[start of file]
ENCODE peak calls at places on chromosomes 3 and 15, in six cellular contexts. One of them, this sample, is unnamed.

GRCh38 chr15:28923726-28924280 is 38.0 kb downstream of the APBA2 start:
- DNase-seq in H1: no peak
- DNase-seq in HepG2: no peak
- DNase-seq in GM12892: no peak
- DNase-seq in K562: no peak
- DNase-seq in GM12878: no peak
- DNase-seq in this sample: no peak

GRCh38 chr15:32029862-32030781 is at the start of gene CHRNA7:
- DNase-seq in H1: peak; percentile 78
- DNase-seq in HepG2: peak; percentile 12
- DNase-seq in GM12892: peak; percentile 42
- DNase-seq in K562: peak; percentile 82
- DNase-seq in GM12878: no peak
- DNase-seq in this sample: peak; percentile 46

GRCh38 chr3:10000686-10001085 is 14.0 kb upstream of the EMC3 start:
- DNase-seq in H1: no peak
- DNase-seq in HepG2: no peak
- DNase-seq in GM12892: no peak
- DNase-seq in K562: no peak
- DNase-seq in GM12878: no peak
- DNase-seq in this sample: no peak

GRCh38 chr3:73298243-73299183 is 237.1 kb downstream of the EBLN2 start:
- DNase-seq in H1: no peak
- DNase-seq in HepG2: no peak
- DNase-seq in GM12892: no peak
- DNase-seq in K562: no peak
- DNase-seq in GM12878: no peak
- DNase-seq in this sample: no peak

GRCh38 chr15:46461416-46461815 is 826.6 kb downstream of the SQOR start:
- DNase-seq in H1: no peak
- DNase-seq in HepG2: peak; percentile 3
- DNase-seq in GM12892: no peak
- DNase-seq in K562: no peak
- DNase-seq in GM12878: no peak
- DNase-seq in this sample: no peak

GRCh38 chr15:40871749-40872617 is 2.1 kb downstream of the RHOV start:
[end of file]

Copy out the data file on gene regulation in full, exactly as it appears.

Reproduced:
ENCODE peak calls at places on chromosomes 3 and 15, in six cellular contexts. One of them, this sample, is unnamed.

GRCh38 chr15:28923726-28924280 is 38.0 kb downstream of the APBA2 start:
- DNase-seq in H1: no peak
- DNase-seq in HepG2: no peak
- DNase-seq in GM12892: no peak
- DNase-seq in K562: no peak
- DNase-seq in GM12878: no peak
- DNase-seq in this sample: no peak

GRCh38 chr15:32029862-32030781 is at the start of gene CHRNA7:
- DNase-seq in H1: peak; percentile 78
- DNase-seq in HepG2: peak; percentile 12
- DNase-seq in GM12892: peak; percentile 42
- DNase-seq in K562: peak; percentile 82
- DNase-seq in GM12878: no peak
- DNase-seq in this sample: peak; percentile 46

GRCh38 chr3:10000686-10001085 is 14.0 kb upstream of the EMC3 start:
- DNase-seq in H1: no peak
- DNase-seq in HepG2: no peak
- DNase-seq in GM12892: no peak
- DNase-seq in K562: no peak
- DNase-seq in GM12878: no peak
- DNase-seq in this sample: no peak

GRCh38 chr3:73298243-73299183 is 237.1 kb downstream of the EBLN2 start:
- DNase-seq in H1: no peak
- DNase-seq in HepG2: no peak
- DNase-seq in GM12892: no peak
- DNase-seq in K562: no peak
- DNase-seq in GM12878: no peak
- DNase-seq in this sample: no peak

GRCh38 chr15:46461416-46461815 is 826.6 kb downstream of the SQOR start:
- DNase-seq in H1: no peak
- DNase-seq in HepG2: peak; percentile 3
- DNase-seq in GM12892: no peak
- DNase-seq in K562: no peak
- DNase-seq in GM12878: no peak
- DNase-seq in this sample: no peak

GRCh38 chr15:40871749-40872617 is 2.1 kb downstream of the RHOV start: